If you’re at all familiar with communications technologies, then you’ll almost certainly have come across the initials ITU. But what exactly is the ITU, and why is it of interest to people working in communications industries? In this blog, we’ll find out.
What is the ITU?
The International Telecommunication Union (ITU) is a United Nations agency, with responsibility for information and communication technologies – including, but not limited to, international standards in radio, phone and internet communications. It was originally founded back in 1865 as the International Telegraph Union, with its remit steadily expanding as communication technology progressed. It currently comprises three sections, with specific responsibility for radiocommunications (ITU-R), standardization (ITU-S) and development (ITU-D).
What are its aims?
ITU-R manages allocation of radiofrequency spectrum, satellite orbits and wireless communications. With ever-increasing congestion in the electromagnetic spectrum as more and more wireless devices are being connected, frequency allocation is becoming critical to ensure that interference does not prevent these devices from functioning properly. Although at a much earlier stage in terms of congestion levels, an analogous situation is beginning to develop with satellite orbits, as increasing numbers of countries launch satellites for communication and observation purposes.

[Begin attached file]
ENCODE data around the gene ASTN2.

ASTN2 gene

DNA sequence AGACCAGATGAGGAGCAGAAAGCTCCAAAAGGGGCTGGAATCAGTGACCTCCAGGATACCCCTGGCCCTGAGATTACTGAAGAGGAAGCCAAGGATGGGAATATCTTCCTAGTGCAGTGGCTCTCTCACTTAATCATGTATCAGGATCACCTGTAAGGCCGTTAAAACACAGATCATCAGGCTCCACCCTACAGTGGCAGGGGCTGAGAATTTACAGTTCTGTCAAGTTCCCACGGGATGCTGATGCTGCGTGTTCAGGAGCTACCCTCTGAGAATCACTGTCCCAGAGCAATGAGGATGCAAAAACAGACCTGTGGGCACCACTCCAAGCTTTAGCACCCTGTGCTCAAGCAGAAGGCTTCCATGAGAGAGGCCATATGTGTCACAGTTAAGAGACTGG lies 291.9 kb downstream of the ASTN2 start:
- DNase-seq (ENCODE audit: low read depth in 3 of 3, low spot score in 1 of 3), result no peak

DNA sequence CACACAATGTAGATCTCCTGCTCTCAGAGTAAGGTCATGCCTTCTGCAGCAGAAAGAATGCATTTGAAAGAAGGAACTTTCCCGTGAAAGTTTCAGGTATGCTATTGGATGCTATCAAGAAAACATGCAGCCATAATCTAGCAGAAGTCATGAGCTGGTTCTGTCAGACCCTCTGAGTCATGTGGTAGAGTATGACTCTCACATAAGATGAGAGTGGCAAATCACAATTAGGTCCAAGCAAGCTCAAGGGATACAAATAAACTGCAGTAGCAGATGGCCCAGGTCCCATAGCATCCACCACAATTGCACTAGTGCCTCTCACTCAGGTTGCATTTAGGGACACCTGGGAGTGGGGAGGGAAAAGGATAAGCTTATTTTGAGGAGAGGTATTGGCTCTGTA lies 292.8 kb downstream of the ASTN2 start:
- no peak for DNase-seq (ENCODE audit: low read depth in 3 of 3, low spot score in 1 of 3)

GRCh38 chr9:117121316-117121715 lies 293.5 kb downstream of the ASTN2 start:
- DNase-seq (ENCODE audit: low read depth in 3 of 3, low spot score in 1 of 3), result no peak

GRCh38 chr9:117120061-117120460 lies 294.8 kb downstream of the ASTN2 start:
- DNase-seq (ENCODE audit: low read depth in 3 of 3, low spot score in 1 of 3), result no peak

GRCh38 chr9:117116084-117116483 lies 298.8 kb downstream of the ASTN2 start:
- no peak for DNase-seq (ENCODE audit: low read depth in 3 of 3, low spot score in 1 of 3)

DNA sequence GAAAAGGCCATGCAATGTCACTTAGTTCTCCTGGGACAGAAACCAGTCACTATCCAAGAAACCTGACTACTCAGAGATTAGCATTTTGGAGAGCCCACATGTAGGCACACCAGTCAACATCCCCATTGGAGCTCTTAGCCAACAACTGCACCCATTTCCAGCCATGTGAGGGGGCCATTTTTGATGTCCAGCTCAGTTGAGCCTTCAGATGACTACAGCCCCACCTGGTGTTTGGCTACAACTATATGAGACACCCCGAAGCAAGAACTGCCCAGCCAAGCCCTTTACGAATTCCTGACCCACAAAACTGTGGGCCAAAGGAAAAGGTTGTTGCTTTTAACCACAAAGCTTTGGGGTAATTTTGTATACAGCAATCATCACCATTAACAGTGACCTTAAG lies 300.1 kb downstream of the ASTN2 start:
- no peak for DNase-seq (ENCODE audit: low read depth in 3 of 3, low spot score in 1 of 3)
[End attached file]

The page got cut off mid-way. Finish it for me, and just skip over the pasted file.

ITU-S develops recommendations to encourage standardization across the whole range of ITU interest areas. These serve as references for companies and organizations looking to develop new technologies, and ensure the compatibility of new devices with existing systems, but aren’t (with one or two exceptions) legal requirements.
ITU-D focuses on development work, with the aim of providing the benefits of digital technology and connectivity to as many people as possible across the globe. Their annual report cites the statistic that some 50% of the world’s population do not currently have access to a digital connection.
How does it seek to achieve those aims?
ITU guidelines are arrived at by panels of experts gathered from the relevant industries, via discussions in study groups and working parties. Once they have been arrived at, the ITU provides a wide range of technical guides, whitepapers, discussion pieces and presentations to explain and promote the conclusions of the working groups.
How is it relevant to CRFS?
So how does the work of the ITU impact us here at CRFS? The first and most obvious way is in the development of our products, which are designed to be in-line with relevant ITU recommendations, particularly those relating to receiver performance, spectrum monitoring and geolocation techniques. Additionally, our expert knowledge allows us to advise on how ITU recommendations are applicable to your particular project, and how compliance with those recommendations can be achieved using CRFS equipment, so if you’ve got a set of requirements you would like to discuss, then get in touch with us here.